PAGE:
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Stalin bust has Virginia town red-faced
Communist dictator deemed unworthy of D-Day recognition
The small town of Bedford, Va., is home to 21 men who sacrificed their lives on D-Day, June 6, 1944. It is now also the home of one of the world's few public memorial busts of communist dictator Josef Stalin.
Local citizens and organizations have expressed their outrage over the installation of the bust at the National D-Day Memorial, which honored the 66th anniversary of the invasion of Normandy over the weekend. The bust of the Soviet Union's wartime leader was unveiled last week to accompany existing busts of U.S. Presidents Franklin D. Roosevelt and Harry S. Truman as well as British Prime Minister Winston Churchill.
"Having Stalin in our backyard, people are really upset about that," said Karl Altau, the managing director at the joint Baltic American National Committee that has helped in movements against the Stalin bust.
A Facebook page with more than 2,000 members as of Monday afternoon has been set up to protest the statue. In an online poll from the Bedford Bulletin, the town's local newspaper, 94.8 percent of 429 respondents said a bust of Stalin should not be placed at the National D-Day Memorial as of Monday afternoon.
Lee Edwards, chairman of the Victims of Communism Memorial Foundation, another organization involved in the protests against the statue, said he and others thought the prospect of a bust of Stalin was a joke when they first heard about it.
It was "too misplaced and ill-timed," he said.
But confusion soon gave way to frustration. "The National D-Day Memorial Foundation knows it made a monumental mistake by including Stalin in its memorial," he said.
Stalin is infamous for his dictatorial rule of the Soviet Union, which ultimately led to the deaths of at least 20 million people, the largest number perishing during the terror famines he engineered in the early 1930s to collectivize Soviet agriculture. He also entered World War II on the side of Nazi Germany, and only became an ally of the Western democracies when Adolf Hitler invaded the Soviet Union in June 1941.
The erection of the statue is ironic to some because statues and images of the dictator have been torn down all over Europe since the 1950s denunciation of him by his successors in ruling the Soviet Union.
The memorial states that Bedford lost the most men per capita of any community in the U.S. during World War II, as the town's National Guard unit was in the front of the first wave of the attack on Omaha Beach on June 6, 1944. The 19 D-Day assault deaths represented about two-thirds of the brothers, sons and fathers the close-knit small town sent overseas in World War II.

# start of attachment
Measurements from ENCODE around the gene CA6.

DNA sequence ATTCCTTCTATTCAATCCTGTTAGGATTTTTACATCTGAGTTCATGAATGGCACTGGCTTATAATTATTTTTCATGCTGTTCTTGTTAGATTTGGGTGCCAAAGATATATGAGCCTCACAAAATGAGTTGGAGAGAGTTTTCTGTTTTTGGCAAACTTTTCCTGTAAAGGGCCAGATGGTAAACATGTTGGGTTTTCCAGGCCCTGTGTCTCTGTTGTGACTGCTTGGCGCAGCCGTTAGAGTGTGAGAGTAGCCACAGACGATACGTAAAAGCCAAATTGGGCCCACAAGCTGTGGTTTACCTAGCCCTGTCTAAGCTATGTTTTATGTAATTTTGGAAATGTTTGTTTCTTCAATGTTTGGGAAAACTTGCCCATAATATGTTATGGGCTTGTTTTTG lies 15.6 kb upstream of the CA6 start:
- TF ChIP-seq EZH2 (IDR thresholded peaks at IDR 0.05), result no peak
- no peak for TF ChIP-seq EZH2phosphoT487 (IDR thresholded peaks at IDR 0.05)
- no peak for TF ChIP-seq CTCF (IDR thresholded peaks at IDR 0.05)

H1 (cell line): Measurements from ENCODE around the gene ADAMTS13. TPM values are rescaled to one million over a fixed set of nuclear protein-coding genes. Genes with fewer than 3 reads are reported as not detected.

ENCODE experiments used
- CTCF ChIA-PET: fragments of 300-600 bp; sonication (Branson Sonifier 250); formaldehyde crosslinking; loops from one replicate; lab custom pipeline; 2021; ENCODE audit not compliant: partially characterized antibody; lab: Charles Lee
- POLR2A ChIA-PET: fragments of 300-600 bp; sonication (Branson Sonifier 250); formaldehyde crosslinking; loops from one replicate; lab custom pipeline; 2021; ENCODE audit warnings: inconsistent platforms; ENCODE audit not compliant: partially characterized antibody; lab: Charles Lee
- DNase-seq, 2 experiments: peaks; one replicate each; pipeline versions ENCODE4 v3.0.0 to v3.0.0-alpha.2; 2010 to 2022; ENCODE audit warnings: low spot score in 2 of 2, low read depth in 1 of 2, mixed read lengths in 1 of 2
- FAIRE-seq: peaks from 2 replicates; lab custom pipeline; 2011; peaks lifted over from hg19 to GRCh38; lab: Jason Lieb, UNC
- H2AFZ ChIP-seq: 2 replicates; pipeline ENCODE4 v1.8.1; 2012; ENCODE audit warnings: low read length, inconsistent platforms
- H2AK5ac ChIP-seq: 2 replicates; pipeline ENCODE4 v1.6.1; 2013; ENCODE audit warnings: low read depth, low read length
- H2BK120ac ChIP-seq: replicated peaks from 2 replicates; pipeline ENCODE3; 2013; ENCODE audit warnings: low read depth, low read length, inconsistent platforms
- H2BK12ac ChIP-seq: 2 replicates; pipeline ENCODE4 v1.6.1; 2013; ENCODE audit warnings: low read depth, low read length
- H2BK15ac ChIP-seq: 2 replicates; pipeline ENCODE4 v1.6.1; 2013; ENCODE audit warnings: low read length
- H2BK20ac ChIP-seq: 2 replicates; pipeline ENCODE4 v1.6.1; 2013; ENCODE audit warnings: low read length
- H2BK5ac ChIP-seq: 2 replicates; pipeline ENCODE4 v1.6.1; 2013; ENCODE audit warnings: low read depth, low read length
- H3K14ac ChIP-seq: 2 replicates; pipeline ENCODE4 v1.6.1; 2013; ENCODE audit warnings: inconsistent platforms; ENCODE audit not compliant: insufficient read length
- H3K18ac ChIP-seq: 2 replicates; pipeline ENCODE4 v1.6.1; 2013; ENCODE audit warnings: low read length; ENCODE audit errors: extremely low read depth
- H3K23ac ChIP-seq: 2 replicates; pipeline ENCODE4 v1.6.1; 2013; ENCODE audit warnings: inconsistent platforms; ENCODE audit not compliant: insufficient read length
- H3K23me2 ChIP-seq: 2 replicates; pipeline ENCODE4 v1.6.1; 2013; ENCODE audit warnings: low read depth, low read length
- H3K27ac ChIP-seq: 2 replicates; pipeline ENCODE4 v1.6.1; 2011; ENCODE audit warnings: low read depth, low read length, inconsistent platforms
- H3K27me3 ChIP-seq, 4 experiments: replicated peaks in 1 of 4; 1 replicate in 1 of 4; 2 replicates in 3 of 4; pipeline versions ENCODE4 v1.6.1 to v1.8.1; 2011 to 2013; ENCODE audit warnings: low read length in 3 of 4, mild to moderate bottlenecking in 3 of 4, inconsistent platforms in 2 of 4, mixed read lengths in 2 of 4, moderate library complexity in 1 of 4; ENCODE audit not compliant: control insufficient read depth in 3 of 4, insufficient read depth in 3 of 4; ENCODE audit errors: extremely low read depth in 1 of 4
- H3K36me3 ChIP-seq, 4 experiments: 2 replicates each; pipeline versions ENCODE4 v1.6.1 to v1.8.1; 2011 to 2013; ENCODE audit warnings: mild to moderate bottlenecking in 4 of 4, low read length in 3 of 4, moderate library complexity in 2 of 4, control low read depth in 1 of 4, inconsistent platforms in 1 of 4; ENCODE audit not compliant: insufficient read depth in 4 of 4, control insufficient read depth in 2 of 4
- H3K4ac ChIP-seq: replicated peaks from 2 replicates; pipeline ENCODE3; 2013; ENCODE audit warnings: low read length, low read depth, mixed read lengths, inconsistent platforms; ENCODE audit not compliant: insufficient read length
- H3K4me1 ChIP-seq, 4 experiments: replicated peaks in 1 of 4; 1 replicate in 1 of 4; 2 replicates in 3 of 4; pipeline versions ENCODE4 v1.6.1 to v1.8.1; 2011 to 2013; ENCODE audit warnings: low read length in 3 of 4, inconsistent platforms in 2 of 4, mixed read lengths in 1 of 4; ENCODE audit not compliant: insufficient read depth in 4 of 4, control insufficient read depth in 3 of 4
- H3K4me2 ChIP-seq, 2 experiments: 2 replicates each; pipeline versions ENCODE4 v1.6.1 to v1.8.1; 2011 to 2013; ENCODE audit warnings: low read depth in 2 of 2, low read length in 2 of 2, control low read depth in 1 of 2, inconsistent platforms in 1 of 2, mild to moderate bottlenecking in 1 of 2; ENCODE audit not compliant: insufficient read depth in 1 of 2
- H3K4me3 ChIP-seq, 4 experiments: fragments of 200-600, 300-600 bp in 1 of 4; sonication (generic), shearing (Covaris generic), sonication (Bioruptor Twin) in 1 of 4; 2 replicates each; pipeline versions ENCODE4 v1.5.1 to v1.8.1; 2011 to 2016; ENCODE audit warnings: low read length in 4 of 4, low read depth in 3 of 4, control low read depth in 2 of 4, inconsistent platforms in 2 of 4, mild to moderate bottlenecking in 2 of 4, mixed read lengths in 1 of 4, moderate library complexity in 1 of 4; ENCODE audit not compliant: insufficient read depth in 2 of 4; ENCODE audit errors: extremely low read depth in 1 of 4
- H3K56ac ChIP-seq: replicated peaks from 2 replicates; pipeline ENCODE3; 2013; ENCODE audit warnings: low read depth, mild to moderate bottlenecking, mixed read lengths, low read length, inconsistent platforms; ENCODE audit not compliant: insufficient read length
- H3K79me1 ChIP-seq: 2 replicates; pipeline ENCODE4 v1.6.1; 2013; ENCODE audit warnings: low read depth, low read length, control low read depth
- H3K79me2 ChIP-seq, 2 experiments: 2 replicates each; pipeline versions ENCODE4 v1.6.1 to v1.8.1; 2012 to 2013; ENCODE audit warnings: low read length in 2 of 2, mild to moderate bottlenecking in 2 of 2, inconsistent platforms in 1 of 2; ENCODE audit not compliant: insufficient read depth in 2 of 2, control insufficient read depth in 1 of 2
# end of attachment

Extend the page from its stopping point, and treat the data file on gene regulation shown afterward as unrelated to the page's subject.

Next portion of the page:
The president of the D-Day Memorial Foundation, William McIntosh, did not return three calls from The Washington Times. He has told reporters that the foundation merely sought to mark Stalin's role in the war.
Joe Fab, who co-directed and wrote a recent documentary on the story of the soldiers of Bedford, titled "Bedford: The Town They Left Behind," said he understood from an artistic standpoint why one might include a Stalin icon, adding that he likes to "try to keep an open mind" about such things.
"All kinds of art have dimensions and complexity," he said. "If it leads to thoughtful reflection and provokes discussion, then it may have a purpose."
Mr. Edwards said the foundation tried to deflect some of the criticism by installing the bust at a private ceremony last week and by adding a plaque that describes Stalin both as a wartime leader and as a genocidal dictator.
But Mr. Edwards' said that regardless of what Stalin did on the Eastern Front, none of his forces were on the shores of Normandy that day.
"This is not a WWII memorial," Mr. Edwards said. "This is a D-Day memorial. If we focus on the fact of it being a D-Day memorial, then there is … hardly any justification whatsoever" for Stalin being there.
Mr. Altau described Stalin's presence as a "sore thumb" that gives undue honor to a dictator.
"To have his bust there, it's an icon in a way, and a bust is usually meant to say a symbol of respect or honor," he said. "No matter what they do to explain that, it's still going to put him on the same kind of level as the other leaders and their troops who were there at D-Day."
The next step for protesters is to take the issue to their representatives in government, Mr. Edwards said. His foundation intends to "keep putting pressure" on senators and others in positions that have sway in the matter.
"It's not going to blow over anytime soon," said Mr. Altau. "This is something we don't want to back down on because this is very important for us."
© Copyright 2014 The Washington Times, LLC. Click here for reprint permission.
About the Author
Kathryn Watson is an intern on the Continuous News Desk. Katie is a senior journalism major at Biola University just outside of Los Angeles, where she serves as the editor-in-chief of her school’s student newspaper, The Chimes.
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